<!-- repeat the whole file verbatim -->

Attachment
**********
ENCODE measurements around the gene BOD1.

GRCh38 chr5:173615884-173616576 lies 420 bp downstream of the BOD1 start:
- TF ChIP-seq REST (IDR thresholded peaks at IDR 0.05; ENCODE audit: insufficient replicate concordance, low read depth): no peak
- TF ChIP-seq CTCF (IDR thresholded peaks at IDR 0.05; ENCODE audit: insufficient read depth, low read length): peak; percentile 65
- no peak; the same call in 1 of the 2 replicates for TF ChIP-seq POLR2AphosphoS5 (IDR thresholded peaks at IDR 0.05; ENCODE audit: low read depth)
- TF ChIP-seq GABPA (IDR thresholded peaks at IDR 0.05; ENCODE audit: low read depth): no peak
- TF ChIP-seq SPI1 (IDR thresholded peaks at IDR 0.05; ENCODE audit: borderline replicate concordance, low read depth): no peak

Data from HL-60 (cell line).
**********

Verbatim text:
ENCODE measurements around the gene BOD1.

GRCh38 chr5:173615884-173616576 lies 420 bp downstream of the BOD1 start:
- TF ChIP-seq REST (IDR thresholded peaks at IDR 0.05; ENCODE audit: insufficient replicate concordance, low read depth): no peak
- TF ChIP-seq CTCF (IDR thresholded peaks at IDR 0.05; ENCODE audit: insufficient read depth, low read length): peak; percentile 65
- no peak; the same call in 1 of the 2 replicates for TF ChIP-seq POLR2AphosphoS5 (IDR thresholded peaks at IDR 0.05; ENCODE audit: low read depth)
- TF ChIP-seq GABPA (IDR thresholded peaks at IDR 0.05; ENCODE audit: low read depth): no peak
- TF ChIP-seq SPI1 (IDR thresholded peaks at IDR 0.05; ENCODE audit: borderline replicate concordance, low read depth): no peak

Data from HL-60 (cell line).